Israeli-Arab woman votes 370.
(photo credit:Ammar Awad/Reuters)
A disappointingly small minority of Israelis made significant news on Tuesday
when they bothered to cast their ballots in local elections.
repeatedly disheartening that these municipal bouts fail to excite greater
participation – the low turnout is hardly a new phenomenon – especially as the
results may greatly affect our daily lives.
This latest round, moreover,
left us with plenty of food for thought.
Residents of the three big
cities made sound choices when they opted in each case for veteran and
relatively successful mayors. In each of these very different settings –
Jerusalem, Tel Aviv and Haifa – the electorates returned to power reliable
mainstream incumbents, as distinct from more flamboyant or politically
This might not impart a specific message
regarding the national political configuration – indeed the returning mayors are
hardly made of the same political cloth – but the results do indicate maturity
and levelheadedness on the part of those who took the trouble to vote. They
rejected dubious platforms and/or more mesmerizing candidates. In our age of the
sound bite and flashy headlines, this is nothing to scoff at.
it needs to be noted, did not guarantee success everywhere. In Ra’anana, for
example, two-time incumbent Nahum Hofree was all but booted out by a whopping
majority in favor of his predecessor Ze’ev Bielsky, indicating that where
considerable dissatisfaction exists, it cannot be papered over.
the positive side of the coin.
On the flip side, however, voters handily
returned to office three mayors the Supreme Court had sacked, without barring
them from reelection – the mayors of Bat Yam, Ramat Hasharon and Upper
These communities are fundamentally different from one another
in all socioeconomic markers. Yet in all three, voters dismissed the fact that
the mayors in question each face weighty criminal indictments for
It could be argued that none of the three had been convicted
and each was deservedly given the benefit of the doubt. All three cases involve
popular mayors whom the public considers to have done a good
Conversely, it could be said that the public expressed no-confidence
in our judicial system, along with indifference toward the basic ethical
prerequisites for public servants.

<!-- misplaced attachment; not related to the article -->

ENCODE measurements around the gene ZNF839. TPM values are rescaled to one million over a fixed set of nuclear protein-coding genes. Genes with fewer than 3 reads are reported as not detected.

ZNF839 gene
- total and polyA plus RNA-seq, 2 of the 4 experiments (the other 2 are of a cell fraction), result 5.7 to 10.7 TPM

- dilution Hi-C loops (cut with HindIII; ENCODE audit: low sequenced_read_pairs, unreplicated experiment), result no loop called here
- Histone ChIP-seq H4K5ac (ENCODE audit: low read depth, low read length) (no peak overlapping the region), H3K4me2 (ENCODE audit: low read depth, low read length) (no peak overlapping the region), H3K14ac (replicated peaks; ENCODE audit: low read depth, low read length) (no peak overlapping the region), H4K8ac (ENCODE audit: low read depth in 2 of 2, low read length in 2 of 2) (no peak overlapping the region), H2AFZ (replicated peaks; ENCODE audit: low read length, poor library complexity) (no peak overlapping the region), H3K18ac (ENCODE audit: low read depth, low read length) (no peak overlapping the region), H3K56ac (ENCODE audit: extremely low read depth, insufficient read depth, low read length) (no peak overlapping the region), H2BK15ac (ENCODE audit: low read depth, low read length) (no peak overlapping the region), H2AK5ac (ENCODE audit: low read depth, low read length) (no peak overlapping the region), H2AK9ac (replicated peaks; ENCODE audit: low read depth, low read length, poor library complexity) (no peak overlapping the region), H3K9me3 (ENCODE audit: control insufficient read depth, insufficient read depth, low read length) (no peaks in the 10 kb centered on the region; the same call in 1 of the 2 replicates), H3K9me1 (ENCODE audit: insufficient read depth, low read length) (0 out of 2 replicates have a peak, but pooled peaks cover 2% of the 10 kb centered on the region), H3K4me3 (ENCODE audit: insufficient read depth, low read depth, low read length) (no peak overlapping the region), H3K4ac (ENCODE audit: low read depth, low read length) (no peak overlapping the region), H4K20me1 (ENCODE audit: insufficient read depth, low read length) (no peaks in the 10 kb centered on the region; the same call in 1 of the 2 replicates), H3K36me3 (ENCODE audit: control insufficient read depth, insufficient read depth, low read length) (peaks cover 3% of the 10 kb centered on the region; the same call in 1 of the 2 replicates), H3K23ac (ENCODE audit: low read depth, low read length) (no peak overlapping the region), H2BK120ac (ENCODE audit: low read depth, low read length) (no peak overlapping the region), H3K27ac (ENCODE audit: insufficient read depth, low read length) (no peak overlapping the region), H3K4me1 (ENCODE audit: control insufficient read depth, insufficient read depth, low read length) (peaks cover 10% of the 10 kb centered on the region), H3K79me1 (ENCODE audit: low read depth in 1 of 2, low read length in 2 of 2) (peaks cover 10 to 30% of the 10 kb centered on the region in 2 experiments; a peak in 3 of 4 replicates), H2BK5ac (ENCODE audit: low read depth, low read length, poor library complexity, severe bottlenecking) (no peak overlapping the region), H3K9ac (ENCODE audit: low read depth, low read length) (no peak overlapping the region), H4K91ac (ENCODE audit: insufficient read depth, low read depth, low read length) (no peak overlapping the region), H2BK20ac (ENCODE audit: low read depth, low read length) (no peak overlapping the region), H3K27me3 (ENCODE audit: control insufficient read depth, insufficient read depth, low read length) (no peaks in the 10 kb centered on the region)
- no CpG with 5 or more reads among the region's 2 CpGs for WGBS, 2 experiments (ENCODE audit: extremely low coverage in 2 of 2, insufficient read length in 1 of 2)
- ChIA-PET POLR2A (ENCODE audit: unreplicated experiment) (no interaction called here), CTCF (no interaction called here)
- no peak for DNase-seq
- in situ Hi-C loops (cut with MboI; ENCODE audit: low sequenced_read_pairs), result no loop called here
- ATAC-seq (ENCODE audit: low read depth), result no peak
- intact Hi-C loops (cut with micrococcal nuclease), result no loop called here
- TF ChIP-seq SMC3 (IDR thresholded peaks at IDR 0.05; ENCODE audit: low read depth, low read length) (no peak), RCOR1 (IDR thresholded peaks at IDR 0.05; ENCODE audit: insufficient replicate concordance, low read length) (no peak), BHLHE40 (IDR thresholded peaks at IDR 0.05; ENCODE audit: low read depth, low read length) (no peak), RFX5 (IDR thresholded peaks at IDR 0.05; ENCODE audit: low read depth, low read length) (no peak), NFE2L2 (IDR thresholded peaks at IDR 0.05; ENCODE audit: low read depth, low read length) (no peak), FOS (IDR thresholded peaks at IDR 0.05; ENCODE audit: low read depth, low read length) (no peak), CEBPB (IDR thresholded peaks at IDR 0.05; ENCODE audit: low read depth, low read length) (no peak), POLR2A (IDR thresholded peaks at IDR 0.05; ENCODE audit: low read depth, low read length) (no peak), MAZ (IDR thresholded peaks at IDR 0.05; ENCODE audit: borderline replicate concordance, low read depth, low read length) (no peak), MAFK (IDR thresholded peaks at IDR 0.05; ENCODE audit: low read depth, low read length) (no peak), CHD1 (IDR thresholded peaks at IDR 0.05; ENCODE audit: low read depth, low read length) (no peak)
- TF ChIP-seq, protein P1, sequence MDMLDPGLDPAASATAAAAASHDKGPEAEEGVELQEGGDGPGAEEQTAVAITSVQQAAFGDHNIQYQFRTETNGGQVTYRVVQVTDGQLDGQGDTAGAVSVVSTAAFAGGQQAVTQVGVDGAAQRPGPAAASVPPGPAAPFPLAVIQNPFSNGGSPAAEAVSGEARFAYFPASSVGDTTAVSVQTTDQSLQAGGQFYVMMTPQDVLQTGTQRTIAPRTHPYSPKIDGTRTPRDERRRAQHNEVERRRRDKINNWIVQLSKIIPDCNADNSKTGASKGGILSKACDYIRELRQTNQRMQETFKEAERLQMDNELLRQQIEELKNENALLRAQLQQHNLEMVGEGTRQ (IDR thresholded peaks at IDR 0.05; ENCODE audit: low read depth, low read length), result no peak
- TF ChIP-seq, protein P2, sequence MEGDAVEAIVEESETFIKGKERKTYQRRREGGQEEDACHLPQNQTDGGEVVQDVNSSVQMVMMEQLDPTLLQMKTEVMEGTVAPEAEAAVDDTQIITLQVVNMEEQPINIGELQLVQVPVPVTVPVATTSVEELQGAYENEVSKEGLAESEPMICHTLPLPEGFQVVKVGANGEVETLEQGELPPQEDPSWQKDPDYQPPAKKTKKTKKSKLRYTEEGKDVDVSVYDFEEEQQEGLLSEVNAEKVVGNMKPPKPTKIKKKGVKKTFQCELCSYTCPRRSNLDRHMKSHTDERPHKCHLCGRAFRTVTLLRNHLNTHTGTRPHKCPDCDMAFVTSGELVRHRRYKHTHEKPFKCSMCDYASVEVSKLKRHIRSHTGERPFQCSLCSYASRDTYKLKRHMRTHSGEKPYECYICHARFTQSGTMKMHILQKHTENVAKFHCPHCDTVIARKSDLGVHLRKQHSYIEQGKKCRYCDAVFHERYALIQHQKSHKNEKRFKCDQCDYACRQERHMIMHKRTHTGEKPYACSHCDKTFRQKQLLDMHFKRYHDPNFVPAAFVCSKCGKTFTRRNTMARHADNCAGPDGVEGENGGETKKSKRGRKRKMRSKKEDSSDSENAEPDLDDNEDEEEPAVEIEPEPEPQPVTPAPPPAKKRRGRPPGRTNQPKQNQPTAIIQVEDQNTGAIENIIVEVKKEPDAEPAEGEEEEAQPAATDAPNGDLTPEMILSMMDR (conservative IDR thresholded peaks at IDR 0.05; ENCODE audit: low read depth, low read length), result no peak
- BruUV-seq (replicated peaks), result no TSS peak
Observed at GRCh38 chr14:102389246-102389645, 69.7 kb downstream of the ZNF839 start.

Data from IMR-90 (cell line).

The fact that three dissimilar
populations thumbed their noses at the top judicial authority is sure to result
in legal snarls. As soon as the new city councils take office they will be
tasked with keeping or kicking out the reelected mayors. Mayors who are
confirmed in office will then set off another cycle of legal
There is no doubt that the voters were well aware of these
likely scenarios and hence their choices cannot but be seen as openly defiant.
This is nothing that Israeli society can blithely overlook. Like it or not, the
voters dispatched a loaded message and it must not be written off.
perhaps the weightiest cause for concern is that so many among us failed to
consider our local government important enough to spend a few minutes at the
polling booth. This has nothing to do with the fact that Election Day was a
regular work day.
Much of the apathy arose because “only” mayors and city
councils were elected rather than a premier and parliament, and that the issues
ranged from garbage collection to construction blueprints rather than defense,
foreign relations and the national economy.
Those who will demonstrate
and moan tomorrow neglect the reality that ostensibly lesser issues determine
the quality of our lives with greater immediacy than the central government’s
grander existential decisions. They affect our environment, education and the
value of our real estate even more than the ministries in
Homegrown problems will not be resolved unless the locals
tackle them by becoming involved locally.
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